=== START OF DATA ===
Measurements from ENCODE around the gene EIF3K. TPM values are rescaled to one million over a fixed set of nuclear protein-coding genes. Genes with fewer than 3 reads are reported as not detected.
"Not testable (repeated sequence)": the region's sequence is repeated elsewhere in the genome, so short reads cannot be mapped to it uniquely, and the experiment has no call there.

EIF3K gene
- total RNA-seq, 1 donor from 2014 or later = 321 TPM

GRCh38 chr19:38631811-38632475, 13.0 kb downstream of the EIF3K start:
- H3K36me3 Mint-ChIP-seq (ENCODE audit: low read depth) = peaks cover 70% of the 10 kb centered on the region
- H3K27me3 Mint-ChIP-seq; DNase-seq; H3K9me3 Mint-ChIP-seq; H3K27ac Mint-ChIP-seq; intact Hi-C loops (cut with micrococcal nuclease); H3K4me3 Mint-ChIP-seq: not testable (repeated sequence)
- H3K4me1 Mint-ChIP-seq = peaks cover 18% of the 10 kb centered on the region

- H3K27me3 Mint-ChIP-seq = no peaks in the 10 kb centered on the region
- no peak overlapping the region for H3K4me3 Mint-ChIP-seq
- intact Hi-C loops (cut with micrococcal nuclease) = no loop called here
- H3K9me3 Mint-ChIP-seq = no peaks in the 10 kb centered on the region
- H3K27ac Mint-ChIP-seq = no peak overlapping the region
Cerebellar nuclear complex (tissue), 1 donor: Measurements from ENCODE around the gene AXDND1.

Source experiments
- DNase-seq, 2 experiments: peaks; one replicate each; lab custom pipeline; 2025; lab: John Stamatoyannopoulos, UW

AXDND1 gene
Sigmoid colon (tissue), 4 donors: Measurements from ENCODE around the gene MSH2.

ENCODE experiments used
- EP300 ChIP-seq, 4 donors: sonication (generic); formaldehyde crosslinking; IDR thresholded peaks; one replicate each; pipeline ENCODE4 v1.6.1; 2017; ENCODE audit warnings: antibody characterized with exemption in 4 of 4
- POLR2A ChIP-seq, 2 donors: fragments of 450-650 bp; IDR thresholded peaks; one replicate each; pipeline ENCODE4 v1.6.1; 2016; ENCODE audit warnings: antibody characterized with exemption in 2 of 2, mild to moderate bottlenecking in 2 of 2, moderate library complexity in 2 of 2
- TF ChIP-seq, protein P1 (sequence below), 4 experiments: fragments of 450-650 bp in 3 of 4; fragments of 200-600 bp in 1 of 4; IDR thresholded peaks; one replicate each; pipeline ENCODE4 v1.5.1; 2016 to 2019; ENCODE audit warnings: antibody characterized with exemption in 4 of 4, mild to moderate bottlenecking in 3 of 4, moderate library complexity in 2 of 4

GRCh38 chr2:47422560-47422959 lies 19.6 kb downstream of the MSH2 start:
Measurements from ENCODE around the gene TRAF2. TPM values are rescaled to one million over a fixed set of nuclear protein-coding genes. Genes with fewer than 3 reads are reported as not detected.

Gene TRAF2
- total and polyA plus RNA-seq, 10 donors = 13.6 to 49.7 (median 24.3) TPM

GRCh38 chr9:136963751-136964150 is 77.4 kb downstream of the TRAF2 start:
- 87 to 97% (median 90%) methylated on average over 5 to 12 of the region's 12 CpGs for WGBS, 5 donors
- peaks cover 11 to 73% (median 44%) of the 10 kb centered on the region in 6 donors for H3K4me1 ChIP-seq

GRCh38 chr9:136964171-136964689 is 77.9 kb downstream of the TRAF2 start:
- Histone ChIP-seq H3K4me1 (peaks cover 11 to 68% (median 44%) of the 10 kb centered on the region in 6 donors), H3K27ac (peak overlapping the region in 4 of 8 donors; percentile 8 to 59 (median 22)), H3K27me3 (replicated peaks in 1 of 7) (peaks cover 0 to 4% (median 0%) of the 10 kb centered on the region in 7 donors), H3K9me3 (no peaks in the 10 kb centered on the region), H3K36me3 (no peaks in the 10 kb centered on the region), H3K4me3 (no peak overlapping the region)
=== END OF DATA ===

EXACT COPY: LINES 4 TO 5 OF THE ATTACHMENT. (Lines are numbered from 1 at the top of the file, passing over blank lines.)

- total RNA-seq, 1 donor from 2014 or later = 321 TPM

GRCh38 chr19:38631811-38632475, 13.0 kb downstream of the EIF3K start: